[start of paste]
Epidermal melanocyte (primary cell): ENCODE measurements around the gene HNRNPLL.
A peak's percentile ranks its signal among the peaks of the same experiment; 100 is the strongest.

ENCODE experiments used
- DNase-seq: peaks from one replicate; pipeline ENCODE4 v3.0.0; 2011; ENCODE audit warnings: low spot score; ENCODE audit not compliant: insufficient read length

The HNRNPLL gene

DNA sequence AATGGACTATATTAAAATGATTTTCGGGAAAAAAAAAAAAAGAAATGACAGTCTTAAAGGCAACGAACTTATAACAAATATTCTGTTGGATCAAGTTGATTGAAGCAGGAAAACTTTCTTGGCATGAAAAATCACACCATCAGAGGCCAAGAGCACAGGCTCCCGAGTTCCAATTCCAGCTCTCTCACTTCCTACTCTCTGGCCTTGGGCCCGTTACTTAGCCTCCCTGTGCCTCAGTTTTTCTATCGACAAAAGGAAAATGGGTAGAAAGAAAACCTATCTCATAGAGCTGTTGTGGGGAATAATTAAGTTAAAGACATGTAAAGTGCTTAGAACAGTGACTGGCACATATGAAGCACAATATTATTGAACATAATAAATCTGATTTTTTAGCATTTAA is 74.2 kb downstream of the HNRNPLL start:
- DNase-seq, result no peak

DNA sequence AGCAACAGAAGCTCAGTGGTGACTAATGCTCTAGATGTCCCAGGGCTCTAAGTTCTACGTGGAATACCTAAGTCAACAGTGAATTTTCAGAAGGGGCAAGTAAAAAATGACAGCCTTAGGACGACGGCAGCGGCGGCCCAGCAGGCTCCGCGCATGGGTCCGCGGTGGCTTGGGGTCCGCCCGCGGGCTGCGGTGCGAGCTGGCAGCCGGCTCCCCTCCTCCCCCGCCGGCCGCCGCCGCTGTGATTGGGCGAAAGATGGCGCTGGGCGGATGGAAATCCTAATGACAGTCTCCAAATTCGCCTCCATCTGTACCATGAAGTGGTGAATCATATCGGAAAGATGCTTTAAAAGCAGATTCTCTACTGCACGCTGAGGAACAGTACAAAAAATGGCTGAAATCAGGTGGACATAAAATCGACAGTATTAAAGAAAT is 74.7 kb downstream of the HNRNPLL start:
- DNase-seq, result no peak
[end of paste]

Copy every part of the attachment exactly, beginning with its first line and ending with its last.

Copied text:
Epidermal melanocyte (primary cell): ENCODE measurements around the gene HNRNPLL.
A peak's percentile ranks its signal among the peaks of the same experiment; 100 is the strongest.

ENCODE experiments used
- DNase-seq: peaks from one replicate; pipeline ENCODE4 v3.0.0; 2011; ENCODE audit warnings: low spot score; ENCODE audit not compliant: insufficient read length

The HNRNPLL gene

DNA sequence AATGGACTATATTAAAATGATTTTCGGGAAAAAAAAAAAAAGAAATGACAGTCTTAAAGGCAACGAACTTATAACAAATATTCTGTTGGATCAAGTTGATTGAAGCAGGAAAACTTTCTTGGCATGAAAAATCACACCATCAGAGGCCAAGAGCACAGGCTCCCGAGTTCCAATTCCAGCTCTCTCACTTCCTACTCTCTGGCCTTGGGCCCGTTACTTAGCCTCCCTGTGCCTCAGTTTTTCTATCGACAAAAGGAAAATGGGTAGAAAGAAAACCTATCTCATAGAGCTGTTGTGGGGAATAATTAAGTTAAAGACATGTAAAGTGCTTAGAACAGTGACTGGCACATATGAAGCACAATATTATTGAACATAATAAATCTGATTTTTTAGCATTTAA is 74.2 kb downstream of the HNRNPLL start:
- DNase-seq, result no peak

DNA sequence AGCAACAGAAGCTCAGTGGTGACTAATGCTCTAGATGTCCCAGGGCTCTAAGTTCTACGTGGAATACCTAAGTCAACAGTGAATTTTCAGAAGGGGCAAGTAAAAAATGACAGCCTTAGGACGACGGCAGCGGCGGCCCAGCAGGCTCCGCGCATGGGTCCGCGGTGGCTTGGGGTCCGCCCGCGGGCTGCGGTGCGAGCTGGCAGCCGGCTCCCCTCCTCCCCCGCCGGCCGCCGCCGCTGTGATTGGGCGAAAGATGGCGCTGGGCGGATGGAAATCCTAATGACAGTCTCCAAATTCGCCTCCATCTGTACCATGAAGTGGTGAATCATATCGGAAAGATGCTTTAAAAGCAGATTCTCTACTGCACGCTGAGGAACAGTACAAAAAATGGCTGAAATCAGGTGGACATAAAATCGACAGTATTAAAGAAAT is 74.7 kb downstream of the HNRNPLL start:
- DNase-seq, result no peak